Digital publishing brings to light a number of new challenges and areas of uncertainty for everyone, from publishers to authors to retail consumers. Sebastian Posth (@sposth), a partner at A2 Electronic Publishing and a speaker at TOC Frankfurt, discusses some of these issues in the following interview. He outlines questions raised in the digital rights and distribution arenas and talks about why the waters have become so muddied.
Our interview follows.
How have rights and licensing issues changed with the growing ubiquity of digital publishing? What new issues exist that didn’t with traditional publishing?
Sebastian Posth: Rights and licensing have changed dramatically with both the growing number of platforms available for digital exploitation and the introduction of new forms of usage for copyrighted works — à la carte download-to-own content, DRM-protected lending features, cloud computing-supported “digital lockers” for consumers, subscription services comparable to Napster or Spotify in the digital music world.
Publishers are faced with long and complex agreements from Amazon, Apple, Google, Barnes & Noble and numerous ebook startups, and they all have the same questions: Do I actually own the rights these companies want from me? How can I make sure I don’t breach one agreement by signing the other? And how do I make sure I avoid costly injunction letters when there is a rights conflict with one of my licensors?
How are digital rights any different from traditional print rights?
Sebastian Posth: In traditional print rights, the so-called “first sale doctrine” (also known as the exhaustion doctrine) means that once a lawfully made copy of a work has been distributed by the rights owner, the owner of that copy is able to sell, lend or otherwise give away this copy without further permission from the original rights owner. This means that no brick-and-mortar bookstore or public library ever needed any license agreements with any publishers to sell or lend books.
In digital publishing, there is no first sale doctrine. This means there needs to be a “chain of title” — a chain of successive and corresponding rights assignments from the author via the publisher and the digital distributor to the retailer and, ultimately, the end consumer of an ebook. And this chain needs to be in place as long as the work’s copyright is actively exploited. For instance, when a public library “buys” an ebook from a publisher or aggregator, it still needs to maintain the rights to lend this book to its library users for as long as those users are given access to it.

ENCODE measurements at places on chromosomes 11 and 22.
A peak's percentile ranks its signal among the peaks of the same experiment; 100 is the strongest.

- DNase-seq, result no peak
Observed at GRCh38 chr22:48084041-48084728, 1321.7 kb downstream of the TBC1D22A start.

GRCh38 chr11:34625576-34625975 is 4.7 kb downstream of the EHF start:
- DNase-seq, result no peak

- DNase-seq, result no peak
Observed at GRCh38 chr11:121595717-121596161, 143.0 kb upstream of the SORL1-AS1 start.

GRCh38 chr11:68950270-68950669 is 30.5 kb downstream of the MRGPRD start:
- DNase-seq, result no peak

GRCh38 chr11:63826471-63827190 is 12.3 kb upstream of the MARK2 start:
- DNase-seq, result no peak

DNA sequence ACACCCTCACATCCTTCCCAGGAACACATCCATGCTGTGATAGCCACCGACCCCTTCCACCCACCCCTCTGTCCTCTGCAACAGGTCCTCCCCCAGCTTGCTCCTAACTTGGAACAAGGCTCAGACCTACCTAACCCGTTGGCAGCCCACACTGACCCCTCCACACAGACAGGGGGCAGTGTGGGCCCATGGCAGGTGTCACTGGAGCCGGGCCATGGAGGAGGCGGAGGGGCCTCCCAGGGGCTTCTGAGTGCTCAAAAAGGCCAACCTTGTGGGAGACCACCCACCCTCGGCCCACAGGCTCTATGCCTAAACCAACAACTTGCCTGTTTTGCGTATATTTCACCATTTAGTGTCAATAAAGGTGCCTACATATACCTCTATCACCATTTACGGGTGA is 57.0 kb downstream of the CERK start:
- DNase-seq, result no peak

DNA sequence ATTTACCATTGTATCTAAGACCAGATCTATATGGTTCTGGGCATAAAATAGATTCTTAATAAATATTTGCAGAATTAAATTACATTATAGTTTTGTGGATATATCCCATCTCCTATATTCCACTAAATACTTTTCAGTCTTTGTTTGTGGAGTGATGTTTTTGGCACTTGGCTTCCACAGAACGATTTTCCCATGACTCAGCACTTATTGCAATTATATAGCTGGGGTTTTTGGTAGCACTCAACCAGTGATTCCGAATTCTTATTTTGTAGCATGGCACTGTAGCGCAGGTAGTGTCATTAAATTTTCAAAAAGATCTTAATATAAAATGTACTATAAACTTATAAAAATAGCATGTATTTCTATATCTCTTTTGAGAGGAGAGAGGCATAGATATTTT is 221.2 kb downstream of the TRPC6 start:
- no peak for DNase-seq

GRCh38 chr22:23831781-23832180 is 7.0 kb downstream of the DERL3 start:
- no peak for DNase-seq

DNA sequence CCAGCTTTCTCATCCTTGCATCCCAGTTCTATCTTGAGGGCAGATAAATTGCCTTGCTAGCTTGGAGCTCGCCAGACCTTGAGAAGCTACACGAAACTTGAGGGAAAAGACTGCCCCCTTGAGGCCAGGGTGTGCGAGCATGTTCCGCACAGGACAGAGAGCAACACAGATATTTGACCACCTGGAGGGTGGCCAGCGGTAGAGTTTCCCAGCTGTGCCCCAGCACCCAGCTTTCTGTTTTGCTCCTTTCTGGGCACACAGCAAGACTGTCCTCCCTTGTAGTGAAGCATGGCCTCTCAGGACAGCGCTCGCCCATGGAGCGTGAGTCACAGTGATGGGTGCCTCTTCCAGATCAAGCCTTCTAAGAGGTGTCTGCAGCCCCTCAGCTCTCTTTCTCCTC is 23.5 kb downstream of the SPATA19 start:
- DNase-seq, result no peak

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How are digital rights affected by international trade relationships? Are they approached differently than traditional print rights?
Sebastian Posth: Digital distribution opens up the world for big and small publishers in ways that most people couldn’t have imaged just a few years ago. Any publisher or even self-published author can sell books to people from Anchorage, Alaska, to Zhengzhou, China, without titles ever being “not available” or “out of stock,” and without huge print and distribution costs.
At the same time, the legal aspects of this world-wide distribution are almost impossible to evaluate for smaller entities. A multitude of questions emerge: What tax implications will signing an “agency deal” for the U.S. have for a European publisher? Is my romance best-seller from Scandinavia violating any laws in the United Arab Emirates or Australia? Do I need to know about local fixed price laws for books in countries ranging from France to Germany?
How do these issues affect the publishing industry as a whole?
Sebastian Posth: At the moment, publishers and retailers are the ones most challenged by this complexity. A natural reaction is to try to secure rights for every possible (and even impossible) digital exploitation from their licensors, just to be on the safe side. If we can, as an industry, more clearly define rights, then I believe we will not only introduce a clear and robust rights framework for our business, but also be able to offer readers the widest choice of ways to consume books electronically, which will help grow the market for everybody.
This interview was edited and condensed.
Associated photo on home and category pages: Beautiful, but deadly square knot by woodleywonderworks, on Flickr.